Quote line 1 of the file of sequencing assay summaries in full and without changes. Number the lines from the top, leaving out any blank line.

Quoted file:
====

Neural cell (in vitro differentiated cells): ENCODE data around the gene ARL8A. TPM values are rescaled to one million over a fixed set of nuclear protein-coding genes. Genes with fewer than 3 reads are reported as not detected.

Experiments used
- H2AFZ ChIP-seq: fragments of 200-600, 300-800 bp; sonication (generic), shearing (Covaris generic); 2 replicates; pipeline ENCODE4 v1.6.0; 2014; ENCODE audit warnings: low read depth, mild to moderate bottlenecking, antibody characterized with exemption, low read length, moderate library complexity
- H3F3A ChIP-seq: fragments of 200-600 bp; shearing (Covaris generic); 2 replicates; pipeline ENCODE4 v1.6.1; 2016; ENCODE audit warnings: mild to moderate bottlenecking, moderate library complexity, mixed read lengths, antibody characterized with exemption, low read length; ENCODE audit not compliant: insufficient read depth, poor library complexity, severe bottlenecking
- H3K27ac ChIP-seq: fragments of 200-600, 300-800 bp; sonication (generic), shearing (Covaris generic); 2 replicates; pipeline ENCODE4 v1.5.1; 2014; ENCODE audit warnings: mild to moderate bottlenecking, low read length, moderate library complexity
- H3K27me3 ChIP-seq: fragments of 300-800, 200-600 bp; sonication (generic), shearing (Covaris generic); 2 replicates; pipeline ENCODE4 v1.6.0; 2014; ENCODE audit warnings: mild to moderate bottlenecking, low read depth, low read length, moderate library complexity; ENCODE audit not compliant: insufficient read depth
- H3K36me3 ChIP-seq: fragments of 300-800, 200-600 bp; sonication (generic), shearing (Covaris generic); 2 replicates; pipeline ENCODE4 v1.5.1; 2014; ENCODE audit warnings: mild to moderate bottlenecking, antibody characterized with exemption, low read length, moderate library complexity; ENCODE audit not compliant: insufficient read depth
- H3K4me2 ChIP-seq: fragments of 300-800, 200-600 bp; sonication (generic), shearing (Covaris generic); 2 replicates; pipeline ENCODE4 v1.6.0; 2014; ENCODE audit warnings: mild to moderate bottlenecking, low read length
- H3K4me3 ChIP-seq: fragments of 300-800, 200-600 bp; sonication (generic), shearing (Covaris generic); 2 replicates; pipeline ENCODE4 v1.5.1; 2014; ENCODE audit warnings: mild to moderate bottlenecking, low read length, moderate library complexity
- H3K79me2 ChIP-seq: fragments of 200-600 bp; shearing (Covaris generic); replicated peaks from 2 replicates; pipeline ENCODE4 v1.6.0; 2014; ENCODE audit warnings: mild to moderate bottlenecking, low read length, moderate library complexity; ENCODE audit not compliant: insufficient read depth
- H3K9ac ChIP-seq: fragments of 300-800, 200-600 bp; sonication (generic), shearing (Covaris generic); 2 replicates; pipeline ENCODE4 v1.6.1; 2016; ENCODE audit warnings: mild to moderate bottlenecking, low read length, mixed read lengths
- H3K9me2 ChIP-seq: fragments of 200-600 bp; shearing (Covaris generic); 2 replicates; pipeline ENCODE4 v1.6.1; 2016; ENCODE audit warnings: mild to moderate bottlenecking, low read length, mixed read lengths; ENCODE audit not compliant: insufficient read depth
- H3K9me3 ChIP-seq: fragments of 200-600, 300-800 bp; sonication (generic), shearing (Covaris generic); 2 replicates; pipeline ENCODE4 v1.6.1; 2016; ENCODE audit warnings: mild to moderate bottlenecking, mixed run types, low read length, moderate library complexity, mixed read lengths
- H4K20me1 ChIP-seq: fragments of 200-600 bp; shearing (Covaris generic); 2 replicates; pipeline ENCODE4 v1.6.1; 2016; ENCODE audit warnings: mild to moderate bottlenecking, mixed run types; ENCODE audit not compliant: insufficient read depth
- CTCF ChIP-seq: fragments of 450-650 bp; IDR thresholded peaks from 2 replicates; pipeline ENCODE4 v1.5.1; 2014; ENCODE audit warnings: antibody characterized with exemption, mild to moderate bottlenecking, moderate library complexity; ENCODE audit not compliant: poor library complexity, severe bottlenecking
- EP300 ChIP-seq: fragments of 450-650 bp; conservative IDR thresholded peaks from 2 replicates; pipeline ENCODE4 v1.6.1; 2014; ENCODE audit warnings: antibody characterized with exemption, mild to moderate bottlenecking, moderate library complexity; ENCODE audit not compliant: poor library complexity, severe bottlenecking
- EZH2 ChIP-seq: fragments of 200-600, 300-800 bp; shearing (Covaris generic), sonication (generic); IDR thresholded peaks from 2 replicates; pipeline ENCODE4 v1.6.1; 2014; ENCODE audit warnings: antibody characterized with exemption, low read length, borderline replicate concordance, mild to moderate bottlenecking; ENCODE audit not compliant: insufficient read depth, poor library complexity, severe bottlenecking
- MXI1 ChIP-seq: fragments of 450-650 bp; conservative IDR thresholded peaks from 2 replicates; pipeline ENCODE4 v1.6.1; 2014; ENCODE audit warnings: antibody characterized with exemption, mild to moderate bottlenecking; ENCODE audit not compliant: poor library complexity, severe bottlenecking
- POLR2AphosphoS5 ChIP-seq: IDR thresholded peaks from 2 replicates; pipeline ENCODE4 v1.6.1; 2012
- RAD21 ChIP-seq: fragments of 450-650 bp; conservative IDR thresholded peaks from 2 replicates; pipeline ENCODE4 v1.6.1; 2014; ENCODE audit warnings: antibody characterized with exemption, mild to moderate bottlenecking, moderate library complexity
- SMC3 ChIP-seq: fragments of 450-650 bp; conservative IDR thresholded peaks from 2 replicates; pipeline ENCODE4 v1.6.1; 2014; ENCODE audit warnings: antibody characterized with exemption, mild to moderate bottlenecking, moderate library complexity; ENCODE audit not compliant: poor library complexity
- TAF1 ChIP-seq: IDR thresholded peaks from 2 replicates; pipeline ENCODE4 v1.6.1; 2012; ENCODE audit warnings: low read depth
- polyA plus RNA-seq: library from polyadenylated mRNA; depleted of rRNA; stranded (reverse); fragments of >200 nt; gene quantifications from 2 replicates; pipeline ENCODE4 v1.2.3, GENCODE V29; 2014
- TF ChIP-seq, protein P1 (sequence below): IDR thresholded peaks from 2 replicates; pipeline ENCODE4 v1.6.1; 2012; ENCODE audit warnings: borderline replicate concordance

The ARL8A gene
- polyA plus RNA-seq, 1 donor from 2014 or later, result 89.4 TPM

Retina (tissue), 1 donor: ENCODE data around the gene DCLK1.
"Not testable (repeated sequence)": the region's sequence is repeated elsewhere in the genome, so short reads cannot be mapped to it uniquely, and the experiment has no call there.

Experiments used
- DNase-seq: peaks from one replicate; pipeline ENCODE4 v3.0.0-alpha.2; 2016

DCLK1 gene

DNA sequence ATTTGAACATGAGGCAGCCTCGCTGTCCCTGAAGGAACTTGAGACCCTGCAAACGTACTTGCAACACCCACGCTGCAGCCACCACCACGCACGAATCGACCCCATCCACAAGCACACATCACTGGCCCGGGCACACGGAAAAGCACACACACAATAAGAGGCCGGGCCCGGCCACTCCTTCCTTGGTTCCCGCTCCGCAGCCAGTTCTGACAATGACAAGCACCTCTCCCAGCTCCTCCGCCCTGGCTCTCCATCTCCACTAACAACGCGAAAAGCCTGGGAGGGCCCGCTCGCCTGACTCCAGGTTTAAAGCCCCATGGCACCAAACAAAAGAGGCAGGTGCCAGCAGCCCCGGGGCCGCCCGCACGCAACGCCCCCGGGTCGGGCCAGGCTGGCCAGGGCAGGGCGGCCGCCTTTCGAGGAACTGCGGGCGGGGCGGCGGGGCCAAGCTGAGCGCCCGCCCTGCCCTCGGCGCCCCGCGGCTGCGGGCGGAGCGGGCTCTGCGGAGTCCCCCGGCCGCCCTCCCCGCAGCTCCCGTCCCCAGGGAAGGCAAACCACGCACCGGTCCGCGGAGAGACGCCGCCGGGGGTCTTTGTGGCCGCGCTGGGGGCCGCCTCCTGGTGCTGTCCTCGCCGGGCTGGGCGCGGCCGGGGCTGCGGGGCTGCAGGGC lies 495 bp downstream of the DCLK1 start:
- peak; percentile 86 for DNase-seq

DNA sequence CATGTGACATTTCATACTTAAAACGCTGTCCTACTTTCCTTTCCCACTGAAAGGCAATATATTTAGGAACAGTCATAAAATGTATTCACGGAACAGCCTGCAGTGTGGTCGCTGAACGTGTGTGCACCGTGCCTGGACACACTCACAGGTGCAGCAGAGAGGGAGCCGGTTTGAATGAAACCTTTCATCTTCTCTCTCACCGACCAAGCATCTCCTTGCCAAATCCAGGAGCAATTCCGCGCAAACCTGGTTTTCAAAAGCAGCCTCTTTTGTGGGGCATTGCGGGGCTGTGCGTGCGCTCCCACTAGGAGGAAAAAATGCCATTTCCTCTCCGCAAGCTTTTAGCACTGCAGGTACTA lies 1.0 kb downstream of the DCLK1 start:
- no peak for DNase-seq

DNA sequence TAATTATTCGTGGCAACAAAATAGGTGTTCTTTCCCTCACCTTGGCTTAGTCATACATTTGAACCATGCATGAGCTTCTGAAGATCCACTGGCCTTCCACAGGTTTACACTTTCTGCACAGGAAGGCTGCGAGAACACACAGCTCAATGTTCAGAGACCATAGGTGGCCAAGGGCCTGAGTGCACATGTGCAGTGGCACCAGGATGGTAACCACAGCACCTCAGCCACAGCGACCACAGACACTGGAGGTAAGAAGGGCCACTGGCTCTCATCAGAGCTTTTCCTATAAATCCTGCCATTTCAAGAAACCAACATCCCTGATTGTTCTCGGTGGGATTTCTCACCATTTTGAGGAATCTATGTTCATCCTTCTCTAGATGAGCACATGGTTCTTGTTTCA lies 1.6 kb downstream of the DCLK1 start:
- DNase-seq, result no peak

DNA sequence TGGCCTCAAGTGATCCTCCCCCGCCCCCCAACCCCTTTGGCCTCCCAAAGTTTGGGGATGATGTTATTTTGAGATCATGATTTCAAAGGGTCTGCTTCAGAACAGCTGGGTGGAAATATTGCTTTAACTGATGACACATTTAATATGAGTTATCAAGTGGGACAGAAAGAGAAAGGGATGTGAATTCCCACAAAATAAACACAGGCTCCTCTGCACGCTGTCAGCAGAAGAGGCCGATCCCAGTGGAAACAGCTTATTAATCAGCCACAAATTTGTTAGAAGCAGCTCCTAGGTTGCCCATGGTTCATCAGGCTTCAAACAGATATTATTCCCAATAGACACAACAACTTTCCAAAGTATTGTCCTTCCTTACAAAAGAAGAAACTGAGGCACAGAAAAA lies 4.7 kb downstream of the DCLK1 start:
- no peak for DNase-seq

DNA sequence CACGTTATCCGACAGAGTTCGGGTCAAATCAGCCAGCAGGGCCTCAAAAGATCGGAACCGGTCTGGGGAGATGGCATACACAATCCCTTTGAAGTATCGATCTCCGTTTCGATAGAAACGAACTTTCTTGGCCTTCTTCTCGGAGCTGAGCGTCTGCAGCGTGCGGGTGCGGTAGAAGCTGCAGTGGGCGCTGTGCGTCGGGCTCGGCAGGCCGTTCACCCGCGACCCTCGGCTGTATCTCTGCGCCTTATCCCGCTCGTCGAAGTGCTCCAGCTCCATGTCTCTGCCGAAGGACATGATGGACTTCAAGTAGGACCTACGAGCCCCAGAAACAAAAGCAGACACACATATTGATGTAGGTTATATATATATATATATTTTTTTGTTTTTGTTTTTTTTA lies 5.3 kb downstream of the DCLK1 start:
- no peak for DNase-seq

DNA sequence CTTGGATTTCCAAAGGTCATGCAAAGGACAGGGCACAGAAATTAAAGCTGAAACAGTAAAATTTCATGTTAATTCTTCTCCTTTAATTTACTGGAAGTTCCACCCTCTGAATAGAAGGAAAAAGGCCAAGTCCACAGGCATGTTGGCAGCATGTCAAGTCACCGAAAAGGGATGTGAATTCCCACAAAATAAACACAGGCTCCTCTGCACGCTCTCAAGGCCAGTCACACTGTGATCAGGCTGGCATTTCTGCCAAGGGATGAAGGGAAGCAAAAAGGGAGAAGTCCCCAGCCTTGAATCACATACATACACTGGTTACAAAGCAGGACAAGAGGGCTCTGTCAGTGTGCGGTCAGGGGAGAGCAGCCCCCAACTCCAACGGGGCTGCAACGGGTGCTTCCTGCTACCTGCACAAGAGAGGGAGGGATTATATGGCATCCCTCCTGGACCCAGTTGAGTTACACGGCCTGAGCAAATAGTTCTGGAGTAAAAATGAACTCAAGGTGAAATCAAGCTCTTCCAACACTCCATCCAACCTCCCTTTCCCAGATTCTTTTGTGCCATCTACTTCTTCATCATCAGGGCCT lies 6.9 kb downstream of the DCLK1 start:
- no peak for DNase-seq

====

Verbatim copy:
Neural cell (in vitro differentiated cells): ENCODE data around the gene ARL8A. TPM values are rescaled to one million over a fixed set of nuclear protein-coding genes. Genes with fewer than 3 reads are reported as not detected.